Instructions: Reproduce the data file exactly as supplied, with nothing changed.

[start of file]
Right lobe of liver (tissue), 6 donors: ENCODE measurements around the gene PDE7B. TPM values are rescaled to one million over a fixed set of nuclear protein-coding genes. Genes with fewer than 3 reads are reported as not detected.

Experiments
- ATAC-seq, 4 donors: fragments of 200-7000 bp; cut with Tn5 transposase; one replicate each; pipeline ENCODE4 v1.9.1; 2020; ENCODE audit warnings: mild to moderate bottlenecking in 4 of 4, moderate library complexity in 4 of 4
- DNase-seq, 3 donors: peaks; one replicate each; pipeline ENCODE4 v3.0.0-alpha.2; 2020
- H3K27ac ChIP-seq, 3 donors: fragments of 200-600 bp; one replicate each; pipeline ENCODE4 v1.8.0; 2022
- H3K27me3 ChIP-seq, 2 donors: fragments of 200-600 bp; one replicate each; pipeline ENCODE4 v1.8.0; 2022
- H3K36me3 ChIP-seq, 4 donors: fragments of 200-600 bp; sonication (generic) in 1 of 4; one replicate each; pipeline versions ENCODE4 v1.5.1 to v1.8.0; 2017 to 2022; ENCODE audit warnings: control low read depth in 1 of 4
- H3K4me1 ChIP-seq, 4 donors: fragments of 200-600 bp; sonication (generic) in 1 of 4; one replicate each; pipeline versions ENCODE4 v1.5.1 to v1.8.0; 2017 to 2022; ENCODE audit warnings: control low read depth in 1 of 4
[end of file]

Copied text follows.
Right lobe of liver (tissue), 6 donors: ENCODE measurements around the gene PDE7B. TPM values are rescaled to one million over a fixed set of nuclear protein-coding genes. Genes with fewer than 3 reads are reported as not detected.

Experiments
- ATAC-seq, 4 donors: fragments of 200-7000 bp; cut with Tn5 transposase; one replicate each; pipeline ENCODE4 v1.9.1; 2020; ENCODE audit warnings: mild to moderate bottlenecking in 4 of 4, moderate library complexity in 4 of 4
- DNase-seq, 3 donors: peaks; one replicate each; pipeline ENCODE4 v3.0.0-alpha.2; 2020
- H3K27ac ChIP-seq, 3 donors: fragments of 200-600 bp; one replicate each; pipeline ENCODE4 v1.8.0; 2022
- H3K27me3 ChIP-seq, 2 donors: fragments of 200-600 bp; one replicate each; pipeline ENCODE4 v1.8.0; 2022
- H3K36me3 ChIP-seq, 4 donors: fragments of 200-600 bp; sonication (generic) in 1 of 4; one replicate each; pipeline versions ENCODE4 v1.5.1 to v1.8.0; 2017 to 2022; ENCODE audit warnings: control low read depth in 1 of 4
- H3K4me1 ChIP-seq, 4 donors: fragments of 200-600 bp; sonication (generic) in 1 of 4; one replicate each; pipeline versions ENCODE4 v1.5.1 to v1.8.0; 2017 to 2022; ENCODE audit warnings: control low read depth in 1 of 4